6. Whistling - One widespread and universal superstition forbids
whistling in the wheelhouse or anywhere onboard for that matter. Whistling
onboard will raise a gale, hence "whistling up a storm".
7. Scottish Fisherman, landing a left boot rather than a fish
is considered the ultimate in bad luck. Whenever a left boot showed up in the
catch inside a trawling net, fishermen would instantly spit on it before tossing
it back into the water. On the other hand, those same Scots considered the right
boot to be a sign of good fortune. Coming up with a right boot in the net was
looked upon as favorable and the boot would be fastened to the mast in the belief
that it would bring good fortune to the fishing expedition
8. It is bad luck to name a ship for an engaged woman
this will make the ship jealous.
9. Sailors believed that if a cat licked its fur against the grain
it meant a hailstorm was coming; if it sneezed, rain was on the way; and if
it was frisky, the wind would soon blow.
10. Killing a swallow, albatross, gull or dolphin will bring bad
Seabirds are thought to carry the souls of dead sailors
11. Priests are not lucky to have on a ship.
They dress in black and perform funeral services.
12. NAME CHANGE
It’s bad luck to change the name of a boat. but if you have to: write
the soon-to-be-exorcised name on a piece of paper, fold the paper, and place
it in a small cardboard or wooden box. Burn the box. Scoop up the ashes and
throw them into the sea on an outgoing tide. If you live on a lake, do it at
night and only during a new moon. River dwellers should send the ashes downstream.
13. Sailors believed cats could start storms with the magic stored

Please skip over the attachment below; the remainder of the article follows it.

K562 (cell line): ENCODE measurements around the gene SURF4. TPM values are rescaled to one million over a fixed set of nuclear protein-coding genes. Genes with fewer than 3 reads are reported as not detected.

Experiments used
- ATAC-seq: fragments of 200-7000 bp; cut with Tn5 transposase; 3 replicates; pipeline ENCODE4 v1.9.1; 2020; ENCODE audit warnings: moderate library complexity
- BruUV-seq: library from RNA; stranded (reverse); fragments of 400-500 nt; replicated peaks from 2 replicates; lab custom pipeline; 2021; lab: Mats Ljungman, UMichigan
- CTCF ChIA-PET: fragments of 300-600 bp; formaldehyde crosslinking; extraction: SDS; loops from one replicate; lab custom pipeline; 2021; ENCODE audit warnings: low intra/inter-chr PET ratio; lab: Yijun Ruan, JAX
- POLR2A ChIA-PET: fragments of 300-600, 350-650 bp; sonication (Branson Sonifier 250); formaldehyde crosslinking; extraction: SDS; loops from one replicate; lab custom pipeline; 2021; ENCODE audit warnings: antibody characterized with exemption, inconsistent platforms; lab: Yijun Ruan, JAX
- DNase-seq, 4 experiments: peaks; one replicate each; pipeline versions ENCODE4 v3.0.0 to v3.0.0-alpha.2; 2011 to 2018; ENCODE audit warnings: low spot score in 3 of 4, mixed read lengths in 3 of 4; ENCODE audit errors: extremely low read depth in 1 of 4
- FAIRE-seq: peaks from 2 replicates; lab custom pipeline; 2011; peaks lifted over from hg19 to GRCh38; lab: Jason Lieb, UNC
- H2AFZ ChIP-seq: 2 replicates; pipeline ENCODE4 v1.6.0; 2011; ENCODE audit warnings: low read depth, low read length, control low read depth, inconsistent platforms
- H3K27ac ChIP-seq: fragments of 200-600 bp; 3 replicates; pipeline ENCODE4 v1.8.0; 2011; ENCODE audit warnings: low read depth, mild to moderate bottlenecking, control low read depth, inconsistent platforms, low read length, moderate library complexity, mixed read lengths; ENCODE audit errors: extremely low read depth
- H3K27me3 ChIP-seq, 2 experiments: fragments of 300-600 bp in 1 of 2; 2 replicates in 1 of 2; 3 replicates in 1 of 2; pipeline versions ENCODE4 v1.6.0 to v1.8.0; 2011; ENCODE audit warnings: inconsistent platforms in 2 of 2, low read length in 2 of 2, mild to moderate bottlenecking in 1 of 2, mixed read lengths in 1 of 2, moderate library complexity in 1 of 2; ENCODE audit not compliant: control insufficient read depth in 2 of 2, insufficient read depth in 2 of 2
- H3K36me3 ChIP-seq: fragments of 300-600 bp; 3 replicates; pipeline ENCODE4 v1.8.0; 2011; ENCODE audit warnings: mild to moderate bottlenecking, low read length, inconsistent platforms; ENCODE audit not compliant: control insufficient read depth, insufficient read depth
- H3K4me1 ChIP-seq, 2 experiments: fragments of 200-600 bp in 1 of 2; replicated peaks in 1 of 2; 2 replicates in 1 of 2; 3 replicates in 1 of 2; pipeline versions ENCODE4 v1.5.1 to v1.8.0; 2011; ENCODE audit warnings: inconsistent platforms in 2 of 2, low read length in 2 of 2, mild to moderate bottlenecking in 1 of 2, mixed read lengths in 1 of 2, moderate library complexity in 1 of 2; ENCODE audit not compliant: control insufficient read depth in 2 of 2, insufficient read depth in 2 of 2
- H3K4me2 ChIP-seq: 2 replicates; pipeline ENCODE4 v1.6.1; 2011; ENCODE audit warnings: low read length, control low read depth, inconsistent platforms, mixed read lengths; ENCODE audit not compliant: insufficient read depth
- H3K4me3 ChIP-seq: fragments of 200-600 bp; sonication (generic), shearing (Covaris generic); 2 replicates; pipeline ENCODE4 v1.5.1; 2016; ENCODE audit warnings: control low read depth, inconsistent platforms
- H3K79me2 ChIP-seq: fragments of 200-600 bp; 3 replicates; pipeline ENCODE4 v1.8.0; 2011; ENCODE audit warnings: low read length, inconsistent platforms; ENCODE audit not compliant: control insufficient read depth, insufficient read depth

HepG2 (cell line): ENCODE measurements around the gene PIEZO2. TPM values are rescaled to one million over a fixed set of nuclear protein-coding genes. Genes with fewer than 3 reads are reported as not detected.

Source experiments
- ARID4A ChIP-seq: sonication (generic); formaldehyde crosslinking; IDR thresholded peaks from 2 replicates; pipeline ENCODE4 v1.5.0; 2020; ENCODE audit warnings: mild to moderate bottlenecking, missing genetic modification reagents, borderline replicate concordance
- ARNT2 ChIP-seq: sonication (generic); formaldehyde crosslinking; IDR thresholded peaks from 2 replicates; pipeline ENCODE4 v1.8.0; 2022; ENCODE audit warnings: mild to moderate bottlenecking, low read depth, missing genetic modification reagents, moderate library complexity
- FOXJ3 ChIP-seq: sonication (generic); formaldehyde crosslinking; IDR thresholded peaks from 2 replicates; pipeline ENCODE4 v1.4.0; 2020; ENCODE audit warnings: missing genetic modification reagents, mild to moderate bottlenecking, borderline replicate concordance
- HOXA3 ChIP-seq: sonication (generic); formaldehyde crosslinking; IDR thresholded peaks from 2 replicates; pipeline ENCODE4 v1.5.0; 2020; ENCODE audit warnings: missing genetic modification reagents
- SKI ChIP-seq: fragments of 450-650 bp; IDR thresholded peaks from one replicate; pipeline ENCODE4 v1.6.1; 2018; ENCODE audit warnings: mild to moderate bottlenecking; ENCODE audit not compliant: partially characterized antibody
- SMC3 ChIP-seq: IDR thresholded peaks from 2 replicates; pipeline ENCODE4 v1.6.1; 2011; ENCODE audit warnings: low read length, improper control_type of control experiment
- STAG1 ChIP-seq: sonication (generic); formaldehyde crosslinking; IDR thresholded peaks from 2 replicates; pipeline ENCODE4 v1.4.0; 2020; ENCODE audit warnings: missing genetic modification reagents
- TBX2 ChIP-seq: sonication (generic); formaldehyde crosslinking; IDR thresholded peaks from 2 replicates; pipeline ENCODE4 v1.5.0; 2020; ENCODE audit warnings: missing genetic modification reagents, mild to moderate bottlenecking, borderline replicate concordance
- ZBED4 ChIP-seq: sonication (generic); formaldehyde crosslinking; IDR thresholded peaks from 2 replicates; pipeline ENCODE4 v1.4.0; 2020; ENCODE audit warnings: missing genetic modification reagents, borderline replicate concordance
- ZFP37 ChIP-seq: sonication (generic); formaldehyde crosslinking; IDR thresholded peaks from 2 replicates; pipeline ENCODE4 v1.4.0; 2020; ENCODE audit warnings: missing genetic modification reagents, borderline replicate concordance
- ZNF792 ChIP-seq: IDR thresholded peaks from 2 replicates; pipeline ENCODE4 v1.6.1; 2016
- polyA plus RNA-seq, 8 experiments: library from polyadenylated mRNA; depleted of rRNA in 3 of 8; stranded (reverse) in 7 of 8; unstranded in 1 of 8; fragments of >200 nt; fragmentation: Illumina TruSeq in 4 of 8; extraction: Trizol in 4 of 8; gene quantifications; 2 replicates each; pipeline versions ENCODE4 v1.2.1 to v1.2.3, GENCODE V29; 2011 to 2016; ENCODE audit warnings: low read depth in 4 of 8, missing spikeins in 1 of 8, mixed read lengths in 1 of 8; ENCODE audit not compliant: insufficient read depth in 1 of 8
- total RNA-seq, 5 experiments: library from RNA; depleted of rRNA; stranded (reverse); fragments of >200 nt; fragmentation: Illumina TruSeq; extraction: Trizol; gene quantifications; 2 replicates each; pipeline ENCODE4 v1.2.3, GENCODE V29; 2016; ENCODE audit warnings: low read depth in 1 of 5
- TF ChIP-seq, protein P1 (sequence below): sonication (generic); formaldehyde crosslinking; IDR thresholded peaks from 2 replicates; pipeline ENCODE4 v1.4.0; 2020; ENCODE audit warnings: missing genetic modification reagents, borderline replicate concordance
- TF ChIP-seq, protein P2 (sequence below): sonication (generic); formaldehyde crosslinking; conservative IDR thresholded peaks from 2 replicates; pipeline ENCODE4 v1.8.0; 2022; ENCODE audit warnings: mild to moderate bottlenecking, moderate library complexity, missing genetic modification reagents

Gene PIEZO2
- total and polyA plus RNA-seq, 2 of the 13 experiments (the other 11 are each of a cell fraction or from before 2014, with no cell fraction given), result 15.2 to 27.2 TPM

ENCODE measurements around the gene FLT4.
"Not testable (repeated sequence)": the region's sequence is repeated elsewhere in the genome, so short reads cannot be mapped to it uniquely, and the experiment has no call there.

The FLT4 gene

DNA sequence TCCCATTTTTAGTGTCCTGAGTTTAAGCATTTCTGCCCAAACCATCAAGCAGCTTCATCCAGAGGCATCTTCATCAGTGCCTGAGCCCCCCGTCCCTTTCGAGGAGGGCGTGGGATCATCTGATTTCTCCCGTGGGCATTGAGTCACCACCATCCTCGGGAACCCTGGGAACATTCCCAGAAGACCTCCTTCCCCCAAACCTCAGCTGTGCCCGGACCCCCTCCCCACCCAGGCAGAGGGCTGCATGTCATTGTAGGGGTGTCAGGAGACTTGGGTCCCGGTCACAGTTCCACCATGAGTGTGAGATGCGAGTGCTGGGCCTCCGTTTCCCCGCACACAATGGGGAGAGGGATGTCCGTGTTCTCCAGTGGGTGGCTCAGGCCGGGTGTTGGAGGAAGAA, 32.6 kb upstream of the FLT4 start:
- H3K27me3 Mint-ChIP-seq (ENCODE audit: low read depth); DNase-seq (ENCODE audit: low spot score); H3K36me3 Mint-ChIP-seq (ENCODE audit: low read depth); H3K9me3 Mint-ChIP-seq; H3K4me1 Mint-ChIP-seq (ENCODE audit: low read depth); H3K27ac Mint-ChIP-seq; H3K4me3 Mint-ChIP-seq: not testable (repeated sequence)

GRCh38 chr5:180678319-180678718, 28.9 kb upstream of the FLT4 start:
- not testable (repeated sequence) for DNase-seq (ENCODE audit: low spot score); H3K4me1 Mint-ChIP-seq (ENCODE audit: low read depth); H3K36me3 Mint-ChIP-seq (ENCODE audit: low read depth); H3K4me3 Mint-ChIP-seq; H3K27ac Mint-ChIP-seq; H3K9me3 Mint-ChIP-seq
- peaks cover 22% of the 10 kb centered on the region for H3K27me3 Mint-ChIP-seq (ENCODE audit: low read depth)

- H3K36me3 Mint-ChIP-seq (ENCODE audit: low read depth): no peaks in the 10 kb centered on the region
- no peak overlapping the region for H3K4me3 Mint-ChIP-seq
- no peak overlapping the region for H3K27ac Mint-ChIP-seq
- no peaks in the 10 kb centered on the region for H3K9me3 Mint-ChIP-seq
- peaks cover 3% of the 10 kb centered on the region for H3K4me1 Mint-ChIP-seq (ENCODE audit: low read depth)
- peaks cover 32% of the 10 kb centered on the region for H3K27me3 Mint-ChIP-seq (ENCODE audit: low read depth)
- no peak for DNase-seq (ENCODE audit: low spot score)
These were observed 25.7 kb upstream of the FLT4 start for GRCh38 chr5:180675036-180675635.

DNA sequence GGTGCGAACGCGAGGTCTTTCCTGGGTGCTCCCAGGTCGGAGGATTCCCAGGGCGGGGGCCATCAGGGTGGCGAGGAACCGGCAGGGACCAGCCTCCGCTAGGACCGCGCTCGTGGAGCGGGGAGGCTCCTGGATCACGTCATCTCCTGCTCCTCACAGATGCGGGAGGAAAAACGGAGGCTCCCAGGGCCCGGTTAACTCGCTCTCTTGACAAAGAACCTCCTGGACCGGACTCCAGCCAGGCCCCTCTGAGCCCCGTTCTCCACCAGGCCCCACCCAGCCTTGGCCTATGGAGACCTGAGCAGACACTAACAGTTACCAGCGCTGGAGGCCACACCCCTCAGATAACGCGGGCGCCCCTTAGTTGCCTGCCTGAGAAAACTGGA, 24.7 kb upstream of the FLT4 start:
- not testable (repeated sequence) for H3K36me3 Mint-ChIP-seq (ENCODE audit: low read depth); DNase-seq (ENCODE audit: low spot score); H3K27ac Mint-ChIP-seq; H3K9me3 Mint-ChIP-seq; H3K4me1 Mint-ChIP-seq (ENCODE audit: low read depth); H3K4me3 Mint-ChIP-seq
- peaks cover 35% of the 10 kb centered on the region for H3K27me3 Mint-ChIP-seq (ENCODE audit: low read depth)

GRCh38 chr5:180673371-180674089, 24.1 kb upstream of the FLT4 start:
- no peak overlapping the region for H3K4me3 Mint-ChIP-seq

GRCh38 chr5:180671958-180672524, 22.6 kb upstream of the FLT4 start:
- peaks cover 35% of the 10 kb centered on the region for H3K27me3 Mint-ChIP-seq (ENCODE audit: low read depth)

in their tails so they always kept them well fed and contented
14. A rabbit or salmon found on board the boat was one of the
stranger nautical superstitions, and would have prevented a fisherman from sailing
Atlantic seamen in the West Indies had a bizarre superstition related to swine.
Pigs themselves were held at great respect because they possessed cloven hooves
just like the devil and the pig was the signature animal for the Great Earth
Goddess who controlled the winds. As a result, these fishermen never spoke the
word "pig" out loud, instead referring to the animal by such safe
nicknames as Curly-Tail and Turf-Rooter. It was believed that mentioning the
word "pig" would result in strong winds. Actually killing a pig on
board the ship would result in a full scale storm.
16. When the clothes of a dead sailor are worn by another sailor
during the same voyage, misfortune will befall the entire ship
17. If the ships cat approached a sailor and then went away, it
was bad luck.
18. To see rats leaving a ship is bad luck
19. To name the boat with a word ending in "a" is bad
20. A black “sea bag” is bad luck for a seaman.
1. It is said that a ship’s bell that rings without human
aid is an omen of death.
2. Disaster will follow if you step onto a boat with your Left
3. A stone thrown from a vessel putting out to sea ensures she will never return.
4. If a cat was thrown overboard, a storm and very bad luck and
maybe death would follow.
5. The word "drown" can never be spoken at sea or it
may summon up the actual event
6. A shark following the ship is a sign of inevitable death
7. Manta rays, also known as devilfish or sea devils, were feared
as much as sharks, for sailors believed these sea creatures could attach themselves
to a ship’s anchor and drag her under the waves to Davy Jones’ Locker.
If a woman sees a robin flying overhead on Valentine's Day, it
means she will marry a sailor. If she sees a sparrow, she will marry a poor
man and be very happy. If she sees a goldfinch, she will marry a millionaire.